Houston Audubon has enthusiastically supported the "Austin's Woods Conservation Plan" led by the U.S. Fish and Wildlife Service (USFWS) to preserve the bottomland hardwood forests south of Houston known as the Columbia Bottomlands. Houston Audubon has raised money in various ways to contribute towards the purchase of land in this area of critical stopover and staging habitat for Nearctic-Neotropical migratory landbirds. Acquisitions are added to the San Bernard NWR (SBNWR), a 43,500-acre complex that spans the Colorado, San Bernard, and Brazos River floodplains.
2005 - Houston Audubon donors contributed towards the acquisition of a new addition to SBNWR, the Linville Bayou Unit. Houston Audubon worked in partnership with the National Fish and Wildlife Foundation and the Trust for Public Land to acquire 720-acres of old-growth forest. Linville Bayou's habitat is unique, diverse, and extremely important to both forest-breeding and neotropical migrating birds.
2006 - Houston Audubon raised $50,000 towards the purchase of a 50-acre addition to the Linville Bayou Unit, increasing the new refuge to 770 acres.
2006 - Houston Audubon partnered ($ 3,750) with the USFWS and several other environmental organizations for restoration of coastal prairie remnants at the Parker and Buffalo Creek Units. These tracts were added to the refuge complex through the Austin's Woods Conservation Project. Houston Audubon's staff and volunteers participate in over-wintering grassland bird surveys at both units.
2007 - Houston Audubon's Great Texas Birding Classic (GTBC) conservation project was selected as the $20,000 prize money winner. The funds helped close on the purchase of a 47-acre addition to the Hudson Woods Unit of SBNWR. The Sebok tract is across Oyster Creek from the main Hudson Woods Unit and will assure wildlife habitat protection on both sides of the creek in an area experiencing rapid residential development.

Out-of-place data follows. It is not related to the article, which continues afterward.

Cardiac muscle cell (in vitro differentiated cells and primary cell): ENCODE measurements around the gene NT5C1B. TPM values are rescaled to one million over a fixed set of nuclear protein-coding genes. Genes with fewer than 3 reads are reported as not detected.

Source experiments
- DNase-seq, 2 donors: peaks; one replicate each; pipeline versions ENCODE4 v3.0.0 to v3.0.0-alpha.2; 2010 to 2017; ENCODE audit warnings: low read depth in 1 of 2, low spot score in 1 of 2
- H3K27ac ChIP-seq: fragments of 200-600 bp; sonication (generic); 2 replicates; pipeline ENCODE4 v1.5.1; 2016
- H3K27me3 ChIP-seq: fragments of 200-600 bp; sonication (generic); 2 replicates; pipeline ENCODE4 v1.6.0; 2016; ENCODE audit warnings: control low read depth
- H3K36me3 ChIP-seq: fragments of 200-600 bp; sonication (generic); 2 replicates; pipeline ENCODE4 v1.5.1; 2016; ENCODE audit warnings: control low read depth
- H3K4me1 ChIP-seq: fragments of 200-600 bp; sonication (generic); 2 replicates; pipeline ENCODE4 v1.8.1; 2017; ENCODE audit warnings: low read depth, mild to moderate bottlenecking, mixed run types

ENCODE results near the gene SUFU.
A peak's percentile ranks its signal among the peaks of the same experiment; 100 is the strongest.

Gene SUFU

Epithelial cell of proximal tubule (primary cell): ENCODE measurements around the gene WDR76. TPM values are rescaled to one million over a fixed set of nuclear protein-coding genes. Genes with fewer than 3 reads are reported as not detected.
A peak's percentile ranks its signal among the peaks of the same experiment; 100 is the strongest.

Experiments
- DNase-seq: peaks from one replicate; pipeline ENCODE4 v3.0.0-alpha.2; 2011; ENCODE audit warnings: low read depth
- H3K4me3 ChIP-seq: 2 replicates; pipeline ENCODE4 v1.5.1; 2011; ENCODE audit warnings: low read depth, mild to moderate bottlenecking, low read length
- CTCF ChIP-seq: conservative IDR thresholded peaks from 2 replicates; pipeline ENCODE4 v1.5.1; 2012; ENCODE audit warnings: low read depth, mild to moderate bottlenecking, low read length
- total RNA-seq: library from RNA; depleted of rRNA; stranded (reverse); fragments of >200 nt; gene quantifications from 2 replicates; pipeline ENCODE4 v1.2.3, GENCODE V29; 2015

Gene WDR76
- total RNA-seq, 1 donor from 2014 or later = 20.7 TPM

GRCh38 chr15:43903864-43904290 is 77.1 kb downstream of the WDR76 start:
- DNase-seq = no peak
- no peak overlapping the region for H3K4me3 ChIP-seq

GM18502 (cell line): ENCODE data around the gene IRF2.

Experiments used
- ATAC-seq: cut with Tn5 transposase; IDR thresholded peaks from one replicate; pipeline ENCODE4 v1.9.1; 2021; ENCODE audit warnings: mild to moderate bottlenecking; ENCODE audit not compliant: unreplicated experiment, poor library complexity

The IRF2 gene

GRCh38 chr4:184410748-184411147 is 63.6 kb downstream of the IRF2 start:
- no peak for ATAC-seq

2008 - Houston Audubon partnered with the USFWS and the National Fish and Wildlife Foundation to acquire the 36-acre Theodore Smith Unit, a tidally influenced, forested estuary that is important to migratory birds in their movement from coastal marshes to interior regions of the Columbia Bottomlands.
Houston Audubon raised $30,000 that was matched with $26,000 from its HAS Land Rescue Fund for a total donation in support of the Smith Tract in 2008 in the amount of $56,000.
2009 - Houston Audubon's Great Texas Birding Classic (GTBC) conservation project was selected as a $3,000 prize money winner. The project, chosen by the TAMU Galveston WildBirders, was to acquire additional acreage to the Bird Pond Unit of the San Bernard National Wildlife Refuge. We then partnered with the US Fish and Wildlife Service and the National Fish and Wildlife Foundation to acquire a 28-acre addition to the Unit, using Great Texas Birding
Classic prize money and matching funds from the Houston Audubon
Land Rescue Fund. The pond at Bird Pond covers approximately 80%
of the 100-acre tract. Acquiring this property will provide a buffer zone
around this important wetland and will allow for a nature trail. The Bird
Pond Unit is an important breeding and overwintering component
of the Columbia Bottomlands. Bird Pond is a site with extensive
populations of wintering waterfowl that include Priority Species from
the Texas Wildlife Action Plan, including Mottled Duck, Northern Pintail,
Swainson’s Warbler, Acadian Flycatcher, and many others.
For more information about the importance of the Columbia Bottomlands and conservation strategies being developed to preserve it, please refer to
Conservation Strategies and Vegetation Characterization in the Columbia Bottomlands, an Under-recognized Southern Floodplain Forest Formation on the BioOne website.